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Mets pitcher Carlos Carrasco won’t let cancer define him

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Carlos Carrasco needed an explanation for the chronic fatigue sabotaging his season.

It was June 2019 when the Indians pitcher finally decided to get checked out, after weeks of wondering why his energy and velocity were dissipating early in starts. The right-hander struggled in his previous two appearances, against the Rays and White Sox, and owned an uncharacteristically disappointing 4.98 ERA when he underwent testing.

On June 6, he received a stunning diagnosis: chronic myeloid leukemia, a life-threatening cancer of the blood. Four days later a battery of tests at the Cleveland Clinic confirmed the diagnosis. Carrasco, a native of Barquisimeto, Venezuela, was 31 years old with a wife and five children. He would attack the disease with powerful drugs, but also optimism. His wife, Karelis, wouldn’t allow him to sulk. Carrasco vowed to beat CML.

Traded to the Mets last month as part of the deal highlighted by Francisco Lindor’s arrival, Carrasco has been in remission for more than a year. His story serves as an inspiration for those battling the disease who wonder if normal life is possible again.

“People who have had leukemia, who have had cancer, it’s not that easy,” Carrasco said on his introductory Zoom call with the Mets last month. “But you know what? I always say, ‘My wife, my wife,’ but she was the one to get me through everything.

“Every time I talk to or go to the hospital to talk to some family or teenager or kids, I always say that: Be strong. Never let yourself down.”


Carrasco, who had been placed on the injured list with an unspecified “blood condition” at the time of his diagnosis, didn’t go public with his illness until weeks later.

In a pregame clubhouse meeting, Carrasco revealed to teammates he had leukemia and vowed to return stronger, even as Indians president of baseball operations Chris Antonetti was telling him to focus on his health and forget about baseball for the rest of the year.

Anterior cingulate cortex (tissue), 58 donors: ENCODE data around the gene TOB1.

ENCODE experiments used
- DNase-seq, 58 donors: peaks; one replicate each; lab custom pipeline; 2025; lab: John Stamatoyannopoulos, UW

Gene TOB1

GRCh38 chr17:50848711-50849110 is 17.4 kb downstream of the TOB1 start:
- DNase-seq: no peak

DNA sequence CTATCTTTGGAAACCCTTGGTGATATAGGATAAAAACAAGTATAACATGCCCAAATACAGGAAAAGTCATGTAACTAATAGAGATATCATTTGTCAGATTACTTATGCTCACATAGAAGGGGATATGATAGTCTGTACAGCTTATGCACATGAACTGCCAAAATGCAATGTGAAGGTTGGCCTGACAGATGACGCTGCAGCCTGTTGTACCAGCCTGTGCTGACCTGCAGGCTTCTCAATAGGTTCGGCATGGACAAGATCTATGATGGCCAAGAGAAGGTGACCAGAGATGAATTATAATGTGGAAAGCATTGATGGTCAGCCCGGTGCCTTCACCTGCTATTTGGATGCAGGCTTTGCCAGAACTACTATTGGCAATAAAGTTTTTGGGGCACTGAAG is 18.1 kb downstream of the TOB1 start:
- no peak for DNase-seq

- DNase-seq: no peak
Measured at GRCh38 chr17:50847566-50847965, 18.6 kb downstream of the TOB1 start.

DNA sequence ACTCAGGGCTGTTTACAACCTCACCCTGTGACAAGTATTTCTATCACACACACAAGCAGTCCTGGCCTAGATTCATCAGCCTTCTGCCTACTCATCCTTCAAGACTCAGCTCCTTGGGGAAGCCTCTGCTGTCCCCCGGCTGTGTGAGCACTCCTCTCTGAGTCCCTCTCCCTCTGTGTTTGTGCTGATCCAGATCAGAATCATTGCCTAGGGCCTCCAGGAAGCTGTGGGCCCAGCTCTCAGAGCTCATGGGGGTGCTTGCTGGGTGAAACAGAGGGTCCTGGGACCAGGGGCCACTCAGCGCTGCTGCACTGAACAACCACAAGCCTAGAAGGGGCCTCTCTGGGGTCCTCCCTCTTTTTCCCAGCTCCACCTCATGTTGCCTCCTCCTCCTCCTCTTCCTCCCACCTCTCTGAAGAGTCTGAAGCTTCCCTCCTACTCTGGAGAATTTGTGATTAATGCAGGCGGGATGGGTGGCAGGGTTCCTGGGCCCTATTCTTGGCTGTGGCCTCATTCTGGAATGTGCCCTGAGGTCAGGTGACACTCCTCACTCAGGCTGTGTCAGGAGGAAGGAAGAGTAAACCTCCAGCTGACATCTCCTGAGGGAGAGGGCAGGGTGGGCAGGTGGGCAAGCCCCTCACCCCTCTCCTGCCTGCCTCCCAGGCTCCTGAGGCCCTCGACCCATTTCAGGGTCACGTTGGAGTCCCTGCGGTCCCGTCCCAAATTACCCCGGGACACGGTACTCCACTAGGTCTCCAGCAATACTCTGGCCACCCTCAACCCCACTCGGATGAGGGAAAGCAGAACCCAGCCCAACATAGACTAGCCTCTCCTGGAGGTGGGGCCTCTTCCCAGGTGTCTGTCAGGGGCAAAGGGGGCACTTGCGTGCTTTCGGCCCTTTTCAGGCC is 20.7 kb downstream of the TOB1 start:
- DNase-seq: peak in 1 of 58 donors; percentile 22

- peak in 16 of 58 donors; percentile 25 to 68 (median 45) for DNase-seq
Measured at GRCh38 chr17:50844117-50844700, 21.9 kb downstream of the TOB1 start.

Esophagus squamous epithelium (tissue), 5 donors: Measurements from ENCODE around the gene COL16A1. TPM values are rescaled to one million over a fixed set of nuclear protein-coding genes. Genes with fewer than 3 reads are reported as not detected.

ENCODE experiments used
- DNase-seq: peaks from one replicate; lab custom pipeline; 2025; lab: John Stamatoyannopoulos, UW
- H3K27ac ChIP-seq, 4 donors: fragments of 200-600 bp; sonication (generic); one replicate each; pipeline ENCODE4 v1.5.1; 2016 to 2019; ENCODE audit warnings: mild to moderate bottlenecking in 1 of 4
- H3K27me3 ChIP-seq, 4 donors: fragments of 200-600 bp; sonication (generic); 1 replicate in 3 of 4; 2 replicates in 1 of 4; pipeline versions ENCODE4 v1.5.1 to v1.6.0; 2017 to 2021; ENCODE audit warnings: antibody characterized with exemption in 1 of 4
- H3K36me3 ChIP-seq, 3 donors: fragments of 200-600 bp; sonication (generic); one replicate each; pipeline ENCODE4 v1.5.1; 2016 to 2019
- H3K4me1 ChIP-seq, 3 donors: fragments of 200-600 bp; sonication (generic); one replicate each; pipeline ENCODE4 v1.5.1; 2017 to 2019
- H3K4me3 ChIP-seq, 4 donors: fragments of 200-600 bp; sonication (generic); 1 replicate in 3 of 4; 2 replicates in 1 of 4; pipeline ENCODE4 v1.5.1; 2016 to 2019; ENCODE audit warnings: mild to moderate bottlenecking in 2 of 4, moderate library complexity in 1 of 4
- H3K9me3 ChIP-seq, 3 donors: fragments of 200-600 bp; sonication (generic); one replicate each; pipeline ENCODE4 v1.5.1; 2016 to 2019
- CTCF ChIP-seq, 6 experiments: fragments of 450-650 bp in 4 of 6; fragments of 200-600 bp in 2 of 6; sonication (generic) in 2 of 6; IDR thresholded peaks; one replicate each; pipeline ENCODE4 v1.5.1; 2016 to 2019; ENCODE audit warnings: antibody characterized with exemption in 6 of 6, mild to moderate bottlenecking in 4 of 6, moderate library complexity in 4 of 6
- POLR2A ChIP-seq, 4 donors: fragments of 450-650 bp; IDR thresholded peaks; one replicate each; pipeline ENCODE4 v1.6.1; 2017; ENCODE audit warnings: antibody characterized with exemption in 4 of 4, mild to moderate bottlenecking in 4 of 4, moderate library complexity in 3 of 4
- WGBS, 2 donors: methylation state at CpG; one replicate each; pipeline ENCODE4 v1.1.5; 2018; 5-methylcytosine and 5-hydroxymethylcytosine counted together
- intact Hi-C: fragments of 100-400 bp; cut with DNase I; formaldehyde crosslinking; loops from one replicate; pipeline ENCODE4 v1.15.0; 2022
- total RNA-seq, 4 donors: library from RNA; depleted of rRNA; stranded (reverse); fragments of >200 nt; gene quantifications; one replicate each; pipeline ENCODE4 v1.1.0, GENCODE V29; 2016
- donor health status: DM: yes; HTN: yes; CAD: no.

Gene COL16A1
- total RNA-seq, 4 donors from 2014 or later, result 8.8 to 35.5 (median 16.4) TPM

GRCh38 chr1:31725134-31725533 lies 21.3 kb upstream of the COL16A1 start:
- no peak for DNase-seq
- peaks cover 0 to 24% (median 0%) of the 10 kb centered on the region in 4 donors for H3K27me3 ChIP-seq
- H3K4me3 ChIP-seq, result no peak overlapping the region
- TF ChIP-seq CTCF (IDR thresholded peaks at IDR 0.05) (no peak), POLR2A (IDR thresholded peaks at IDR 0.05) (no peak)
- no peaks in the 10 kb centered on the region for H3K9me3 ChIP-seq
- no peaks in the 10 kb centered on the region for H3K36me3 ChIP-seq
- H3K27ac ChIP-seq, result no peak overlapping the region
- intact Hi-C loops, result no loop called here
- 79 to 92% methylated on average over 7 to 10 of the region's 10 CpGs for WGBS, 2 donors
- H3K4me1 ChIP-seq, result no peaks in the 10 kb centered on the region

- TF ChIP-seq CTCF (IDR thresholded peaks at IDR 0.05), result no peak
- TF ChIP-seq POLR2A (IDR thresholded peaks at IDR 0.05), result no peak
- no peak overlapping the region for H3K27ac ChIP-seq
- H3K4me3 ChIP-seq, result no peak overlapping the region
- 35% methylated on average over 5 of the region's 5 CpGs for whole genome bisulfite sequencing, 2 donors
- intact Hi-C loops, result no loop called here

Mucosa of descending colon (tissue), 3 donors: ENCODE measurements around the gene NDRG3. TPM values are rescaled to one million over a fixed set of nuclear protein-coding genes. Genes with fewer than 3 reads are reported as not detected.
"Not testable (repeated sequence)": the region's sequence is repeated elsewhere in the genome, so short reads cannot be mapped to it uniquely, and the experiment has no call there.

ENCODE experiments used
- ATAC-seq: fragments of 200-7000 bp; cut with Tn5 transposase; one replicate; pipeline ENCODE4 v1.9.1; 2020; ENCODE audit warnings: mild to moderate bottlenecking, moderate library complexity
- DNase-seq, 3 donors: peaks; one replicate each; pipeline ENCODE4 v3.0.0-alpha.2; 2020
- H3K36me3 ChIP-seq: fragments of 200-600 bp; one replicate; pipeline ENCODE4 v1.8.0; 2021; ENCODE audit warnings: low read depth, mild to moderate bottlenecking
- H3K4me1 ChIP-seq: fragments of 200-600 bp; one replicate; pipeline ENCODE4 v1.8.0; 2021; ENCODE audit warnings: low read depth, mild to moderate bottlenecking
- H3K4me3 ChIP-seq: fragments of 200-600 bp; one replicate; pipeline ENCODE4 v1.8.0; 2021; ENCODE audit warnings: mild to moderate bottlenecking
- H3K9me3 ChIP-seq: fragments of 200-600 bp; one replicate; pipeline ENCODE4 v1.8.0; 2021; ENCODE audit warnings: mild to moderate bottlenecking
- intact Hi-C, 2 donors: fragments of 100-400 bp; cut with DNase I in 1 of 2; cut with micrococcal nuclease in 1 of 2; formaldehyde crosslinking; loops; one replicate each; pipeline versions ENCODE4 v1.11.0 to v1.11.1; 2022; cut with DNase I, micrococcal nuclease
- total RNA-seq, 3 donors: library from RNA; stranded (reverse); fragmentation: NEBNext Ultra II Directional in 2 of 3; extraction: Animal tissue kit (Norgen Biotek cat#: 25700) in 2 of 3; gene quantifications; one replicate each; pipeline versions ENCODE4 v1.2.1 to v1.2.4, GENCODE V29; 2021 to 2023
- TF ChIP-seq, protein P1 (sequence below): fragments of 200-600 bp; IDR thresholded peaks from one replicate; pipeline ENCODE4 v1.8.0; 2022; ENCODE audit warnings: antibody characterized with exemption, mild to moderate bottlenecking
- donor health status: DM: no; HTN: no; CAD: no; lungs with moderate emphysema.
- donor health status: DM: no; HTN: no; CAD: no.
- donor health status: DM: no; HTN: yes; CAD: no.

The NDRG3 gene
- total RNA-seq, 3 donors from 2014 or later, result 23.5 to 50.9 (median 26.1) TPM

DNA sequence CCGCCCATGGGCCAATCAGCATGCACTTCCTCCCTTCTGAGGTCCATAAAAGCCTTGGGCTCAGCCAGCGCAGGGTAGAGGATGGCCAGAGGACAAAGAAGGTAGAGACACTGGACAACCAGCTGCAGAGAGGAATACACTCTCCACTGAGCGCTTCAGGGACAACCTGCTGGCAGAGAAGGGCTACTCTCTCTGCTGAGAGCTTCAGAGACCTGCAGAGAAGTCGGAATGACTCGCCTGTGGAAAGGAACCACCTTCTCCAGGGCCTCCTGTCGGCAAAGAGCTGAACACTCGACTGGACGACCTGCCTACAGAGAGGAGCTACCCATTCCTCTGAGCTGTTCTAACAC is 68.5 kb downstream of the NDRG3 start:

Carlos Carrasco with Cleveland in 2017.
Carlos Carrasco with Cleveland in 2017.
Getty Images

“We all are so passionate about what we do in the game, in our work and with each other, to go out and put ourselves in a position to win a baseball game every night,” Indians pitching coach Carl Willis said. “And then all of a sudden you get news like this about a person you care extremely a lot about and a person who is such a good guy who cares so much about his family, his teammates, just makes everything seem so much less important.”

As much as Carrasco wore a brave face, Willis witnessed one of the difficult moments. About a month after the diagnosis, Carrasco threw a bullpen session and broke into tears after bouncing several pitches in front of the catcher. Willis hugged Carrasco and told him not to worry.

“We were getting some numbers in terms of velocity, not putting any importance on it, but just seeing where he was at,” Willis said. “The previous bullpen had been really good and the next one there was just no energy there, the ball just wasn’t coming out of his hand. I stepped in and said, ‘Hey, Carlos, you don’t have to do this today. We don’t have to throw a bullpen today. This is for you and it’s OK.’ But he wanted to continue.

“After a few more pitches I just remember him looking down and I think for the first time, and it can happen to any of us, ‘Why is this happening to me?’ And coming to grips with where he was at. I think we learned more than anything else at that point, it was more about his body having to accept the medications he was taking and the doctors to find the right dosages so he could continue to have some strength and yet still let the medicines in his body fight what he was fighting.”

That Cleveland was hosting the All-Star Game in July led to another significant moment for Carrasco — MLB invited him to appear in the “Stand Up To Cancer” ceremony during the game in which players and fans write the name of a person on a card and display it.